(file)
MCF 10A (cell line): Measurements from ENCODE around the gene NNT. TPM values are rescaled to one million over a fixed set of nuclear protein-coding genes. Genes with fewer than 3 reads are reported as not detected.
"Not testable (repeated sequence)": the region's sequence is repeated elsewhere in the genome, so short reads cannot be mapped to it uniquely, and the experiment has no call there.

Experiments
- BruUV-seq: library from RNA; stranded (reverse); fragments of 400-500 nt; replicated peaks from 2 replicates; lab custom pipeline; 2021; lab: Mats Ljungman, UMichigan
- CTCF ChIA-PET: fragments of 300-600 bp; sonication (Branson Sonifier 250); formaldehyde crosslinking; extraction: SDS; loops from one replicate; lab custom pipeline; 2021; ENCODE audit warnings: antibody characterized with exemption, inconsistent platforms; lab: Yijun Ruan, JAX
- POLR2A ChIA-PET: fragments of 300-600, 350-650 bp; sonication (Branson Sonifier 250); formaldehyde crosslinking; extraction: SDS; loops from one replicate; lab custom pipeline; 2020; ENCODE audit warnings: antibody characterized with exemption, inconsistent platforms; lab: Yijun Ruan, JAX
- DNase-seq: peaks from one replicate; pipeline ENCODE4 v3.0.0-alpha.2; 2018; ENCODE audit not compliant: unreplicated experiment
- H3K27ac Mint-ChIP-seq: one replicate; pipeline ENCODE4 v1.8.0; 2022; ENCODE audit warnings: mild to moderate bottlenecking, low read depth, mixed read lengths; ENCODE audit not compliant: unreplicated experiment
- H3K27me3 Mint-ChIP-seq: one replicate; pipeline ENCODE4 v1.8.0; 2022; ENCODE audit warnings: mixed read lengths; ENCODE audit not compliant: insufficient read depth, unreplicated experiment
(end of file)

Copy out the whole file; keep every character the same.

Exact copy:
MCF 10A (cell line): Measurements from ENCODE around the gene NNT. TPM values are rescaled to one million over a fixed set of nuclear protein-coding genes. Genes with fewer than 3 reads are reported as not detected.
"Not testable (repeated sequence)": the region's sequence is repeated elsewhere in the genome, so short reads cannot be mapped to it uniquely, and the experiment has no call there.

Experiments
- BruUV-seq: library from RNA; stranded (reverse); fragments of 400-500 nt; replicated peaks from 2 replicates; lab custom pipeline; 2021; lab: Mats Ljungman, UMichigan
- CTCF ChIA-PET: fragments of 300-600 bp; sonication (Branson Sonifier 250); formaldehyde crosslinking; extraction: SDS; loops from one replicate; lab custom pipeline; 2021; ENCODE audit warnings: antibody characterized with exemption, inconsistent platforms; lab: Yijun Ruan, JAX
- POLR2A ChIA-PET: fragments of 300-600, 350-650 bp; sonication (Branson Sonifier 250); formaldehyde crosslinking; extraction: SDS; loops from one replicate; lab custom pipeline; 2020; ENCODE audit warnings: antibody characterized with exemption, inconsistent platforms; lab: Yijun Ruan, JAX
- DNase-seq: peaks from one replicate; pipeline ENCODE4 v3.0.0-alpha.2; 2018; ENCODE audit not compliant: unreplicated experiment
- H3K27ac Mint-ChIP-seq: one replicate; pipeline ENCODE4 v1.8.0; 2022; ENCODE audit warnings: mild to moderate bottlenecking, low read depth, mixed read lengths; ENCODE audit not compliant: unreplicated experiment
- H3K27me3 Mint-ChIP-seq: one replicate; pipeline ENCODE4 v1.8.0; 2022; ENCODE audit warnings: mixed read lengths; ENCODE audit not compliant: insufficient read depth, unreplicated experiment